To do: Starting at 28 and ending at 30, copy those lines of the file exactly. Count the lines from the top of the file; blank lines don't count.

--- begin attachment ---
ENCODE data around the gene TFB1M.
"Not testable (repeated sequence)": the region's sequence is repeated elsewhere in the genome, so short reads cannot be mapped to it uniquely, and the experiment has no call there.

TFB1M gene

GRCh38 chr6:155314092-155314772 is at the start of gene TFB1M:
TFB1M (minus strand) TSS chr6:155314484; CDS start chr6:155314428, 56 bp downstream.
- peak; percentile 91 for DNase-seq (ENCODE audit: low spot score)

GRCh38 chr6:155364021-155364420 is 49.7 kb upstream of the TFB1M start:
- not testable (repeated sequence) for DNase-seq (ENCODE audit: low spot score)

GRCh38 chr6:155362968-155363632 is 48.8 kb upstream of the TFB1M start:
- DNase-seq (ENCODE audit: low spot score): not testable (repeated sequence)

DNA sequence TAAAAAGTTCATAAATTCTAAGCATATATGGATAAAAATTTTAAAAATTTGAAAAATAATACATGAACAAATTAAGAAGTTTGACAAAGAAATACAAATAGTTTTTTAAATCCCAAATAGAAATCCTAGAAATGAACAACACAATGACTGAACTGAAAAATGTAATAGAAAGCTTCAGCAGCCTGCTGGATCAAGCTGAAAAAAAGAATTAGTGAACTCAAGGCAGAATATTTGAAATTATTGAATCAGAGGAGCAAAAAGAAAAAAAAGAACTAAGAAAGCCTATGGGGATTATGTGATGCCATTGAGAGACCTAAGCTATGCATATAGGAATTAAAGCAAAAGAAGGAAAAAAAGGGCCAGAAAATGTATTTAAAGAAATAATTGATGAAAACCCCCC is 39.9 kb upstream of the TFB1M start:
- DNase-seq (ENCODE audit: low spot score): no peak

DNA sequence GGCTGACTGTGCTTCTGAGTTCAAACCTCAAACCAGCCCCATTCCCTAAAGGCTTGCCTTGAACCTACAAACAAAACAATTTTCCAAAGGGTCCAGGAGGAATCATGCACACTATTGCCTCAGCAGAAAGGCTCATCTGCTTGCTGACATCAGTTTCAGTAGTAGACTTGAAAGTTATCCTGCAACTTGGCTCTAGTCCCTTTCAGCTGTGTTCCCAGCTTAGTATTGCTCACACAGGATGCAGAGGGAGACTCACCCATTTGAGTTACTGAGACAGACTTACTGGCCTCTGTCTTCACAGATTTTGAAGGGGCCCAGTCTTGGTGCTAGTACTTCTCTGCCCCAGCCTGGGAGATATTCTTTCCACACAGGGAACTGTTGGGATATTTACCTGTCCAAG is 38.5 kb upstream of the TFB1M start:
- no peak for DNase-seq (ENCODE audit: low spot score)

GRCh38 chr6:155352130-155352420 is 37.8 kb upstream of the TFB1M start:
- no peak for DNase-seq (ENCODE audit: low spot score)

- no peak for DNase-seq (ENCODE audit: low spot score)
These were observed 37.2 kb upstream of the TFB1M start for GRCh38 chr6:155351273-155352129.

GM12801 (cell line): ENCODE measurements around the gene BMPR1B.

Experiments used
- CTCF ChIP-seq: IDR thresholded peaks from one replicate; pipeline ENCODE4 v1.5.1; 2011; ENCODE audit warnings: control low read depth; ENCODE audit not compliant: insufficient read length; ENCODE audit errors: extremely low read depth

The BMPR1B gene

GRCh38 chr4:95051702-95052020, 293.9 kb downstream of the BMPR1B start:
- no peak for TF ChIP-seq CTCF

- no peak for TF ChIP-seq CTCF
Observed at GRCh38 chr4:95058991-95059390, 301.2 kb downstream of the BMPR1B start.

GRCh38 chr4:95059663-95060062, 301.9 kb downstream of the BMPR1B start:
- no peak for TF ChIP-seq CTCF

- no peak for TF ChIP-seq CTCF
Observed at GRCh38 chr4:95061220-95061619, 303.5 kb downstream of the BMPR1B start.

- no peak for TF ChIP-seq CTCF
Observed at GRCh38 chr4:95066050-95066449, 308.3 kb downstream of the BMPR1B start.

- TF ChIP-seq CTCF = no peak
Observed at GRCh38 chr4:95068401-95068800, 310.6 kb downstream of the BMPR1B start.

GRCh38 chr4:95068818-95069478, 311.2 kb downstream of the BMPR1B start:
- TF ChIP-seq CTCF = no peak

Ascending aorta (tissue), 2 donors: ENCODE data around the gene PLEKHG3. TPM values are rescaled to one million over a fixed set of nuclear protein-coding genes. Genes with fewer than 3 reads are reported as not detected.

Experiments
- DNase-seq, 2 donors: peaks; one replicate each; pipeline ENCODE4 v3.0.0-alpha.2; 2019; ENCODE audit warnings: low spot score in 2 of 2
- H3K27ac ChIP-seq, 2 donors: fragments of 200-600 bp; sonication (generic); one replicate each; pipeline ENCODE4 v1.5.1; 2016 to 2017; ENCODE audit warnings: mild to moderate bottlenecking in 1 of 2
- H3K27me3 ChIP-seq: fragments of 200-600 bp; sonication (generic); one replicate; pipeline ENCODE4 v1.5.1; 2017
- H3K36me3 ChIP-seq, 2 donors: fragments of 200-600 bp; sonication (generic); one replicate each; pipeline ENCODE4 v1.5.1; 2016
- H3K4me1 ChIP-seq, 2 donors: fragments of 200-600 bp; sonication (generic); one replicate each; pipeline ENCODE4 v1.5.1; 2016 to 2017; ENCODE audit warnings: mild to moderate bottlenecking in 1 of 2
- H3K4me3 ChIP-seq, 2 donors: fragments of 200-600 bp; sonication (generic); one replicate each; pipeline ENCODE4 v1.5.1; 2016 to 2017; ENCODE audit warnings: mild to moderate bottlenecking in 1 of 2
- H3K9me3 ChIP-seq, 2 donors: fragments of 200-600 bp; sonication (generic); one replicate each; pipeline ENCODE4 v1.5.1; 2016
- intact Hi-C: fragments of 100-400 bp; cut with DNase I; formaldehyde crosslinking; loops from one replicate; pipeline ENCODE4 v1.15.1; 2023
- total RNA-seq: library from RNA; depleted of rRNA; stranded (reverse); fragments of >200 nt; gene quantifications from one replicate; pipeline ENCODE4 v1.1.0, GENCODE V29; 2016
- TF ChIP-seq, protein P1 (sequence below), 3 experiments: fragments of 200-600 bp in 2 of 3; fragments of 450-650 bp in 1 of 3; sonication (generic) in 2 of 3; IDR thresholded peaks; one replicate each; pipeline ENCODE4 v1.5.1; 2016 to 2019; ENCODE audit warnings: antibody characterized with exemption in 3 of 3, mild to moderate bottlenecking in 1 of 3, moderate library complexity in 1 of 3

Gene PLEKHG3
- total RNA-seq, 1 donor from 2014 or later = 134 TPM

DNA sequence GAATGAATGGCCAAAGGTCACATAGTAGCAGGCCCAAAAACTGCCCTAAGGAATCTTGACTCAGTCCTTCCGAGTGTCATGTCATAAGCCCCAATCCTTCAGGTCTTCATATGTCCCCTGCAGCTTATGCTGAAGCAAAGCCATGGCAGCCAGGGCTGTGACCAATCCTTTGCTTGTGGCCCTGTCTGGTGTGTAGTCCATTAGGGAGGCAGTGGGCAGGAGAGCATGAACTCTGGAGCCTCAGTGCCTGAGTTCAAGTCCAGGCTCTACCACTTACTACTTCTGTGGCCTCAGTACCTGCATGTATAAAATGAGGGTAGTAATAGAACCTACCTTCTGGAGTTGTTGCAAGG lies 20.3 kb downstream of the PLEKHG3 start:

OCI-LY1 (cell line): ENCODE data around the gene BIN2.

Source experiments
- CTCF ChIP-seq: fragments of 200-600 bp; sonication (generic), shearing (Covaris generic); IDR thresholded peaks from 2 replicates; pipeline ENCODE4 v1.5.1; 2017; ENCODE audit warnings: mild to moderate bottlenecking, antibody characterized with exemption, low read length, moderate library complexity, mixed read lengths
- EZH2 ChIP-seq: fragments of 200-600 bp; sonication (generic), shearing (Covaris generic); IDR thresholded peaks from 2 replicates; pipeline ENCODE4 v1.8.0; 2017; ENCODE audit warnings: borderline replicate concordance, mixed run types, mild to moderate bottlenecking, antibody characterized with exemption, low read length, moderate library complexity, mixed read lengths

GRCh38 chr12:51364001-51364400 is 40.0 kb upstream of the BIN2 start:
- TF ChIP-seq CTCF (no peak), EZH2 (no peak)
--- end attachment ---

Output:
- no peak for TF ChIP-seq CTCF

- no peak for TF ChIP-seq CTCF
Observed at GRCh38 chr4:95061220-95061619, 303.5 kb downstream of the BMPR1B start.